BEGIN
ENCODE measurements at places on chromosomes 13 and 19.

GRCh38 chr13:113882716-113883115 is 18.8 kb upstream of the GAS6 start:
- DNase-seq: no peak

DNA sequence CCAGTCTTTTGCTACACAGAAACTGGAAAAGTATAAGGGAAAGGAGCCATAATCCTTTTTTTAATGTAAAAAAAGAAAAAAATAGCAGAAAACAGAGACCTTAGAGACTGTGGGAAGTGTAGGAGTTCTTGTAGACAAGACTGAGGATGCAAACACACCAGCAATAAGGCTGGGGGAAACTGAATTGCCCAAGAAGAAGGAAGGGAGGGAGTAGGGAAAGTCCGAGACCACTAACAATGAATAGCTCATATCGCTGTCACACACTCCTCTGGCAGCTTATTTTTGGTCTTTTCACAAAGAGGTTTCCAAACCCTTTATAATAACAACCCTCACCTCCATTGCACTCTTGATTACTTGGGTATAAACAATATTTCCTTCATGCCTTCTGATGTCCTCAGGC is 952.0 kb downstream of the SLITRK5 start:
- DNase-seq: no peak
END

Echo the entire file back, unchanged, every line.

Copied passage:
ENCODE measurements at places on chromosomes 13 and 19.

GRCh38 chr13:113882716-113883115 is 18.8 kb upstream of the GAS6 start:
- DNase-seq: no peak

DNA sequence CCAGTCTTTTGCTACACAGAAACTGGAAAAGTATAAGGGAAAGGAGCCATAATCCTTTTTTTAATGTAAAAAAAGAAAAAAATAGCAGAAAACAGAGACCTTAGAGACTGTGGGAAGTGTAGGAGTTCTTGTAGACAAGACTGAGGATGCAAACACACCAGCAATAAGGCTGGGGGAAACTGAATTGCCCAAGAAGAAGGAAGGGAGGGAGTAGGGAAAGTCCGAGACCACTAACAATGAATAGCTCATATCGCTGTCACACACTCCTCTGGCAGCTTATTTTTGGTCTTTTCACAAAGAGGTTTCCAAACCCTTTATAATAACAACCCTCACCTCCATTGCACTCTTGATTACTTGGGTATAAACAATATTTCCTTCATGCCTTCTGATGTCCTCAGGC is 952.0 kb downstream of the SLITRK5 start:
- DNase-seq: no peak